coinages because of their design and the circumstances under
  which they were made.

  Decades ago, Damon G. Douglas began an extensive research
  project on the history of the New Jersey state coins. This
  important project was never completed, but Douglas' unfinished
  manuscript was acquired by the American Numismatic Society
  where it has been one of the more frequently consulted items
  on early state coinages in the library collection.  In the interest
  of making Douglas' work more widely available, the American
  Numismatic Society publishes this valuable study for the first

  For further information contact: Pamala Plummer-Wright at
  212-234-3130 x 231, or by email: wright at


  According to an item in the January 20 issue of Numismatic
  News (p30), "Alpert's Catalogue of Charge Coins" has been
  written and published by dealer Stephen P. Alpert of Los
  Angeles.  This is the book's first edition.  In his introduction,
  Alpert explains the history of charge coins, predecessors of
  the modern credit card."

  The 72-page book "sells for $15 postpaid, plus sales tax
  in California.  Send orders to Stephen P. Alpert, P.O. Box
  66331, Los Angeles, CA 90066."

  [Charge coins are another specialty of mine.  I collect by
   type nationally, and by variety for the Pittsburgh area.  The
  only prior work on the subject that I'm aware of is the one
  by Philadelphia-area collector Ed Dence, who published
  two or three editions of a simple photocopied catalog.
  The first one didn't even have an index.  I wrote one, sent
  it to Ed, and it was incorporated in the next edition.


  The same issue of Numismatic News (p30) has a review
  by Russ Rulau of a new book by L. B. Fauver titled
  "Nuremberg and Nuremberg Style Jetons."   The 300-
  page hardbound catalog "will almost certainly replace
  the works of Eklund, Barnard, Berry, Drewing, Gebert,
  Levinson, Mitchiner and others insofar as their Nuremberg
  coverage overlaps the current volume."

  "Fauver said he spent some eight years preparing this
  work.  The book may be ordered from Oak Grove
  Publications, P.O. Box 521, Menlo Park, CA 94026.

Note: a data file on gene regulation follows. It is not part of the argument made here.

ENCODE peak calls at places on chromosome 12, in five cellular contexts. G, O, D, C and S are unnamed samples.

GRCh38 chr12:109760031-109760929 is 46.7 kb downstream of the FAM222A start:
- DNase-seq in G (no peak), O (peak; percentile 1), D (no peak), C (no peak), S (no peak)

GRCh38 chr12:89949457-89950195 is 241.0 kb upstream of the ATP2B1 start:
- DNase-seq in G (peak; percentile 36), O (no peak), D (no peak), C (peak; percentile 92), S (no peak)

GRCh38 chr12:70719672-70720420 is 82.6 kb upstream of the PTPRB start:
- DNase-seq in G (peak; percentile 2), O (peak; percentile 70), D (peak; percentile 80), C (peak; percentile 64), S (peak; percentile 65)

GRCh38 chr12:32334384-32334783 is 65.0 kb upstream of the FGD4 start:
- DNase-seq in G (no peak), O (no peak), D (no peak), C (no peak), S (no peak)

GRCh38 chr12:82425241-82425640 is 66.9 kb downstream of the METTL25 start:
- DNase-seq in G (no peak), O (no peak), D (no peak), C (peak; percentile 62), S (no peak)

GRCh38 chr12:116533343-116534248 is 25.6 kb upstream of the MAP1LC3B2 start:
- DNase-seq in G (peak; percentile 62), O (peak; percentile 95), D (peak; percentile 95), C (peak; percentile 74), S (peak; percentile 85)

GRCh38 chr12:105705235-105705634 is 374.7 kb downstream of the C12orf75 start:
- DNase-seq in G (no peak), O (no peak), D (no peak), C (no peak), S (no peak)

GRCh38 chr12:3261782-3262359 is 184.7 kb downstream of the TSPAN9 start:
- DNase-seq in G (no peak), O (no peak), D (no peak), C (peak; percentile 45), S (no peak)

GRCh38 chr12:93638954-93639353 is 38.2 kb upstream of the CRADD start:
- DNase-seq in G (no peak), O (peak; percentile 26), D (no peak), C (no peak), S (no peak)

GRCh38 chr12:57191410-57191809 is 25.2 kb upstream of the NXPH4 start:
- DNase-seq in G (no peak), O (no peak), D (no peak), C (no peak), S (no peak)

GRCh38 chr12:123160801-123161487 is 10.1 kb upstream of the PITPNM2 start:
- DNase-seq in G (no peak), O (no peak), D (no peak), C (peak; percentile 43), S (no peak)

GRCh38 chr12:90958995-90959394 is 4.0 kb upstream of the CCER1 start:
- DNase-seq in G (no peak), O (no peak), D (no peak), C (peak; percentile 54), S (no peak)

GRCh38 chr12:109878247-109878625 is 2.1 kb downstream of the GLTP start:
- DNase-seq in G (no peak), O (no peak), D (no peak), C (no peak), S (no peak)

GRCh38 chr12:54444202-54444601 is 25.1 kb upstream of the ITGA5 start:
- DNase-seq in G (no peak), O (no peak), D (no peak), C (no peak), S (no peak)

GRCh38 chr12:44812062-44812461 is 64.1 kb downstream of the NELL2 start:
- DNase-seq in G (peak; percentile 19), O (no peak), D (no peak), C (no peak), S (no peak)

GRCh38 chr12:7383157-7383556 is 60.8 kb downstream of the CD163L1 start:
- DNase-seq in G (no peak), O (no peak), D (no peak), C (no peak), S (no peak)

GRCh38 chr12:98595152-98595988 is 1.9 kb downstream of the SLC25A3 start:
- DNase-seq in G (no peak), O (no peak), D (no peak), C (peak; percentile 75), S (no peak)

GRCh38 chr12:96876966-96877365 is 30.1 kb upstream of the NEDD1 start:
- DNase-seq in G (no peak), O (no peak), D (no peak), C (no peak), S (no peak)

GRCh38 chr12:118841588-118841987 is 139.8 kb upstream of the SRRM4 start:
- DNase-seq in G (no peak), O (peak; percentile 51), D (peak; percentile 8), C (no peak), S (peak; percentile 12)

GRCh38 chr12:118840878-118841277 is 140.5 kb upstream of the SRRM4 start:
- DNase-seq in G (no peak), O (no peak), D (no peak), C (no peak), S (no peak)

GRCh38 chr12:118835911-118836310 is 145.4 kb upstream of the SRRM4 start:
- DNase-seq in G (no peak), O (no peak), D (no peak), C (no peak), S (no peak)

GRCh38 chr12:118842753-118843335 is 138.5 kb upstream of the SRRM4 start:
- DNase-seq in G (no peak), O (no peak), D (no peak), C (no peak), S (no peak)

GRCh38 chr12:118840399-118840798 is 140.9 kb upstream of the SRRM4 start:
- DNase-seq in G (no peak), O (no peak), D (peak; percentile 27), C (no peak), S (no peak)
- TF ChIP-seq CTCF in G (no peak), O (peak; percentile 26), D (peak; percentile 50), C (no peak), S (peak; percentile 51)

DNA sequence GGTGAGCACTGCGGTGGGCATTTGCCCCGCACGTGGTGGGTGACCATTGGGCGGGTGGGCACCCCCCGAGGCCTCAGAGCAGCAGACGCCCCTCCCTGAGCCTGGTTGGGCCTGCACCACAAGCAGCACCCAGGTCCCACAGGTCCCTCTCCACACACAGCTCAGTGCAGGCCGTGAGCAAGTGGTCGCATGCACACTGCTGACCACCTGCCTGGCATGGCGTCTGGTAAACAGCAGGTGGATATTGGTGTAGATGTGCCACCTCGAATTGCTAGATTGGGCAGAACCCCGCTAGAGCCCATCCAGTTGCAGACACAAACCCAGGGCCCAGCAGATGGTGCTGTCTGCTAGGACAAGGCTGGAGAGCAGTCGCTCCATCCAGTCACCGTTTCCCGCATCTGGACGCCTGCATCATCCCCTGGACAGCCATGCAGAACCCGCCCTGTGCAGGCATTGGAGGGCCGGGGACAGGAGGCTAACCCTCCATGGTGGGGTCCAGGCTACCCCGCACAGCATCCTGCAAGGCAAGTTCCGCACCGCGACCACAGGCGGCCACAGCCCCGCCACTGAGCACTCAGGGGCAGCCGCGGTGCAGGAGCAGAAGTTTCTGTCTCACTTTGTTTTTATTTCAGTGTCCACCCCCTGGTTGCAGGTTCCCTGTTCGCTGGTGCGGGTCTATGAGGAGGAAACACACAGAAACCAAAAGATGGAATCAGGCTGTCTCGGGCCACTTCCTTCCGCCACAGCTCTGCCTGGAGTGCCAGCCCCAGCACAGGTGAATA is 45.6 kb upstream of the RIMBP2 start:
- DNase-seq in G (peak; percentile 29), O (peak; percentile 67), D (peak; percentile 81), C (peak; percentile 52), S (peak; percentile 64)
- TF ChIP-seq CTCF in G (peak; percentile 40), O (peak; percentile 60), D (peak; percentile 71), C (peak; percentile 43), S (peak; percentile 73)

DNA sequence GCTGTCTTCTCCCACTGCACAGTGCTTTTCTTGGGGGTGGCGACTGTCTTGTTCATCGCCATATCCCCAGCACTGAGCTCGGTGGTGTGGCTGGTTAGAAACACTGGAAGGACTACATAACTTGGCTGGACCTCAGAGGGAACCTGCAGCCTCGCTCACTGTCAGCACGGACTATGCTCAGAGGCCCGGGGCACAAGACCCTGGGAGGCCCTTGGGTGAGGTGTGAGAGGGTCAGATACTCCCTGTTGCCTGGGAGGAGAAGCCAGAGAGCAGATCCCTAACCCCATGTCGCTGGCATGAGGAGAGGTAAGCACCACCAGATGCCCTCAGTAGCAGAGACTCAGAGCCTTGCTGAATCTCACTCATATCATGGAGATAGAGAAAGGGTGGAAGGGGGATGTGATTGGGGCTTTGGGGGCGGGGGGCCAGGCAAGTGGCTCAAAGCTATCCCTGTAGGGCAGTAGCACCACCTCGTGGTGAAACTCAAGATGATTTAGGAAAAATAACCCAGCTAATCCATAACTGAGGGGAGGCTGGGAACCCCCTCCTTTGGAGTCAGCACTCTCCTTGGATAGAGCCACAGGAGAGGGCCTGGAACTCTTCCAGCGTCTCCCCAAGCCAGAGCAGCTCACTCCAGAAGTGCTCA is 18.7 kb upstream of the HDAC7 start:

It retails at U.S. $31.95 postpaid domestically, or
  $33.95 overseas postpaid by surface delivery. For
  overseas airmail, add $16."


  Rusty Goe's new book on the Carson City Mint
  has been published.  An ad in the January 26th issue of
  Coin World offers the book, titled "The Mint on Carson
  Street: A Tribute to the Carson City Mint & A Guide to
  a Complete Set of CC Coins."   The 530+ page book
  "pays tribute to the popular Nevada branch mint and
  and the many wonderful coins produced there."

  The retail price is $69.95.  Through March 31, 2004,
  the book may be ordered for $59.45 plus $8 shipping
  (and 7.375% sales tax for Nevada residents).  To order,
  contact Southgate Coins, 5032 S. Virginia St., Reno, NV
  89502 or call  775 -322-4455.


  David Phillips writes: "I am looking for information about early
  life of HARRY COLE, 1821 born Batavia, NY, died in prison
  1885.   Especially need information on his counterfeiting career
  between 1821-1860 before he moved to New York City and
  Philadelphia. He printed private banknotes and National  Bank


  Regarding the question about museums discarding ancient
  coins, Bob Leonard writes: "When I was researching cut
  bronze coins in the ancient Near East in August 1991, I
  contacted Dr. Brooks Levy at Princeton to obtain casts of
  Waage, Antioch On-The-Orontes IV, Part Two: Greek,
  Roman, Byzantine and Crusaders' Coins (Princeton, 1952)
  nos. 360 and 361, groups of halved bronze coins of Roman
  Antioch.  I was told that these coins--which should have
  been preserved with the other finds--could not be located
  and had apparently been discarded.  While these were
  fragments of coins, and corroded as well, it was a great loss